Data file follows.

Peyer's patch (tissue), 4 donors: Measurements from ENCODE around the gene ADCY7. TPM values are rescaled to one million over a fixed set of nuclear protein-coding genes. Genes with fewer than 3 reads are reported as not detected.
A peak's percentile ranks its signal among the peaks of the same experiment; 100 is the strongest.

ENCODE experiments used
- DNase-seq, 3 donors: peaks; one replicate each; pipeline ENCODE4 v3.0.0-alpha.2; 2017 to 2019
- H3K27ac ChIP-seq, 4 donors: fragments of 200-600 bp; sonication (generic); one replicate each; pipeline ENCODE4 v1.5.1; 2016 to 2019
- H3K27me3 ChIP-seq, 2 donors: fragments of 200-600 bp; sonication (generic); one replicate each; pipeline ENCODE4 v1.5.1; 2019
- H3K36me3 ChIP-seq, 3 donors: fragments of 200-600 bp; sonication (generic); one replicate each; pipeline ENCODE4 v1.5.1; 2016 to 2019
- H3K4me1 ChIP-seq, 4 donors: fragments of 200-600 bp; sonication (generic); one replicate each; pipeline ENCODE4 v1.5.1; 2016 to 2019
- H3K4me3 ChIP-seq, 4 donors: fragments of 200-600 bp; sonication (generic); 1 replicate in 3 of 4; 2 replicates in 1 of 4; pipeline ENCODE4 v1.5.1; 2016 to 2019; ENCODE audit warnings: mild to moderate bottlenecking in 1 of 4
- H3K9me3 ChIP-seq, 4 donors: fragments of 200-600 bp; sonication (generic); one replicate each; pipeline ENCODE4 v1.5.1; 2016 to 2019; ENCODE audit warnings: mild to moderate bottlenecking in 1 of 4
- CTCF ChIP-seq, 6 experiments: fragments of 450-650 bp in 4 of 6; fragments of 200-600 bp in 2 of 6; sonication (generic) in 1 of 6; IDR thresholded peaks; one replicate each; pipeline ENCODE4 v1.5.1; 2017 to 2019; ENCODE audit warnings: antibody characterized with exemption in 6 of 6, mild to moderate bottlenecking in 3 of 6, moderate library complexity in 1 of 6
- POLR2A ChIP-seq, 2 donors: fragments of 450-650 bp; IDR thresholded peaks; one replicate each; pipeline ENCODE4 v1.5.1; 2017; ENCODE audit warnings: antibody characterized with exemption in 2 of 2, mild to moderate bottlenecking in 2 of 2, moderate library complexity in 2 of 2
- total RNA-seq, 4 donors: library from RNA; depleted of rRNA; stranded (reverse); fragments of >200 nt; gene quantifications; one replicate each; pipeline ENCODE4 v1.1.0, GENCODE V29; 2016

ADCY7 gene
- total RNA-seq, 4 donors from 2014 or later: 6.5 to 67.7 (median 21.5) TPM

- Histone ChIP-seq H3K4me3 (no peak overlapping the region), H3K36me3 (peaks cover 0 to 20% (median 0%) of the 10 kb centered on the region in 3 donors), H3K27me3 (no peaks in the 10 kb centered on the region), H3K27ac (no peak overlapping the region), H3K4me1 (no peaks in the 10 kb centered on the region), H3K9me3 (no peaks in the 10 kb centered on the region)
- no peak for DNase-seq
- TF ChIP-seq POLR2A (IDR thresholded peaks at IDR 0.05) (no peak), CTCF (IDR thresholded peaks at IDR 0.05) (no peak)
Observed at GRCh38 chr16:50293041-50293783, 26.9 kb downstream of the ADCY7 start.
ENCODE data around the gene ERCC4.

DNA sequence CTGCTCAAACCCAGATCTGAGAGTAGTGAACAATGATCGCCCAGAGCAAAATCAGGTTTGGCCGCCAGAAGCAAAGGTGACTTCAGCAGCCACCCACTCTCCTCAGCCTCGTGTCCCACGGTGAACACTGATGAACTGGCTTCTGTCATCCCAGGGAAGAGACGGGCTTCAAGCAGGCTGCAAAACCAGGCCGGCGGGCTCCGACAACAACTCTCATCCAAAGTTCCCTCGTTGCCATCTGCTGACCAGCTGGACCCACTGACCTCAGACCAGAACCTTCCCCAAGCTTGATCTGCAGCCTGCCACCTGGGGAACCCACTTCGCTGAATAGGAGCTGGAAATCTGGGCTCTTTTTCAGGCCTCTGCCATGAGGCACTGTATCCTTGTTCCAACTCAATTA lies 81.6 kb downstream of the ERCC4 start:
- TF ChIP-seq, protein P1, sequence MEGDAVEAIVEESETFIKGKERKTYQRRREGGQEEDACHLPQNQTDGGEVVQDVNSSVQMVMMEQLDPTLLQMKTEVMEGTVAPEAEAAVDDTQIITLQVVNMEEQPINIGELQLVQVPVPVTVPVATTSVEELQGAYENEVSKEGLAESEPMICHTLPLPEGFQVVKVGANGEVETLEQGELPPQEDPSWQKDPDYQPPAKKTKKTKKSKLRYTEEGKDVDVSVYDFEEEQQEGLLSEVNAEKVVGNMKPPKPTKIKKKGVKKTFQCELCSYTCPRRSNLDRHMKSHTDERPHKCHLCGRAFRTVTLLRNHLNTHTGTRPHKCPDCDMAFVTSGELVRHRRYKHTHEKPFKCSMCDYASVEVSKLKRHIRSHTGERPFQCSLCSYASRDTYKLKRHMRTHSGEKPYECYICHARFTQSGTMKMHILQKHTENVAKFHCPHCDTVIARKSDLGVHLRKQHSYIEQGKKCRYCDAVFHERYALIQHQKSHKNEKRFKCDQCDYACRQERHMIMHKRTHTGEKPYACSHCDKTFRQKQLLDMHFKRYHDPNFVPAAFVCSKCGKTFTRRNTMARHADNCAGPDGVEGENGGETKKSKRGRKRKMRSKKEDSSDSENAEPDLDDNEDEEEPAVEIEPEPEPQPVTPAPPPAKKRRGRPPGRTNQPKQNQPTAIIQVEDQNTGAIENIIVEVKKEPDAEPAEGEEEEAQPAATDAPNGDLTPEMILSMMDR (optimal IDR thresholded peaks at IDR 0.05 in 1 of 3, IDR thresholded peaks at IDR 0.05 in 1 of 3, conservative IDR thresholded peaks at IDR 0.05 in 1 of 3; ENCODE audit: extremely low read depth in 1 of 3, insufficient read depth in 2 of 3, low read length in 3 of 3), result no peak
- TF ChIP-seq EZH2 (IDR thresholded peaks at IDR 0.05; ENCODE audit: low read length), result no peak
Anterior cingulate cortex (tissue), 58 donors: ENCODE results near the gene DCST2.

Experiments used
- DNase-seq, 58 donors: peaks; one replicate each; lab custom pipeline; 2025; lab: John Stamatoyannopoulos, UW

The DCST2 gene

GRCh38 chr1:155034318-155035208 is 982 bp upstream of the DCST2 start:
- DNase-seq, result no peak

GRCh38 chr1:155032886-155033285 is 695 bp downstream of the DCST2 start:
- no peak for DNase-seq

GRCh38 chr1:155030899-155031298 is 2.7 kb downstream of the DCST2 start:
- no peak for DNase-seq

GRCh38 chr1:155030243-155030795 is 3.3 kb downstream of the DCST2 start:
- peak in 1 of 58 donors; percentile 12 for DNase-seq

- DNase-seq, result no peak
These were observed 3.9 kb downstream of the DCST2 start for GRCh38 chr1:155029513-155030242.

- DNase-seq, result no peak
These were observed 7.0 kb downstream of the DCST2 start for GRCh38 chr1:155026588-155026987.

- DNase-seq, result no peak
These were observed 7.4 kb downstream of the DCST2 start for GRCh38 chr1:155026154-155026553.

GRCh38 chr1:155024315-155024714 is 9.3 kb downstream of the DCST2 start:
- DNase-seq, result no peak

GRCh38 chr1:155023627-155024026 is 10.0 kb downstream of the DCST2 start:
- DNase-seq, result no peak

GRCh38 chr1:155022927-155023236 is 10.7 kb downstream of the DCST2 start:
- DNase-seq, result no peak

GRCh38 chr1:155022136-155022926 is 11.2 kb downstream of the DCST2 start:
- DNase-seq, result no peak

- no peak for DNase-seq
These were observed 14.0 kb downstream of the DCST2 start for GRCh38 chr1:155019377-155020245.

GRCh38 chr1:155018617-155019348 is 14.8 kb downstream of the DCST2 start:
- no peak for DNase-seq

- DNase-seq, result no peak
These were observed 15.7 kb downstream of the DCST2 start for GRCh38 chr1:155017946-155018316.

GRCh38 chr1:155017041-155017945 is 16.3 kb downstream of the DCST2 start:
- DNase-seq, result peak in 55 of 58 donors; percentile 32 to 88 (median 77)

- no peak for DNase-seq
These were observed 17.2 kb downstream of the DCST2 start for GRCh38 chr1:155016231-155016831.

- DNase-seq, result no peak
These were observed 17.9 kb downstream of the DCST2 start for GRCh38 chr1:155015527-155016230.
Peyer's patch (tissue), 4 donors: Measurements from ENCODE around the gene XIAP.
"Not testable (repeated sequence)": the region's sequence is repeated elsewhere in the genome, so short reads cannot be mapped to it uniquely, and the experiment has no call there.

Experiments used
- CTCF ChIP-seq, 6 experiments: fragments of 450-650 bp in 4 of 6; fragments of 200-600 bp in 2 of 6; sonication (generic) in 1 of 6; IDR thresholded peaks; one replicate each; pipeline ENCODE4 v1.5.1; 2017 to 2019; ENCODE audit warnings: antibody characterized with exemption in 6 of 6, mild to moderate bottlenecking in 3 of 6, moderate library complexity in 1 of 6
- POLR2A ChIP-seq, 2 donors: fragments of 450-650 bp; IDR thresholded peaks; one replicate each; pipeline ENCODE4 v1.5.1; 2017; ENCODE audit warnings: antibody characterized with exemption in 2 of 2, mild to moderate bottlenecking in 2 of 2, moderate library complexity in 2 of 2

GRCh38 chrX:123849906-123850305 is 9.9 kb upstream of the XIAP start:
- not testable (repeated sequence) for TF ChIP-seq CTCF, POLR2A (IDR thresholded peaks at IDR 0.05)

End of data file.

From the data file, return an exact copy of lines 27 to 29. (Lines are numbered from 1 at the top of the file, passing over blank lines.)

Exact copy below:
The DCST2 gene

GRCh38 chr1:155034318-155035208 is 982 bp upstream of the DCST2 start:
- DNase-seq, result no peak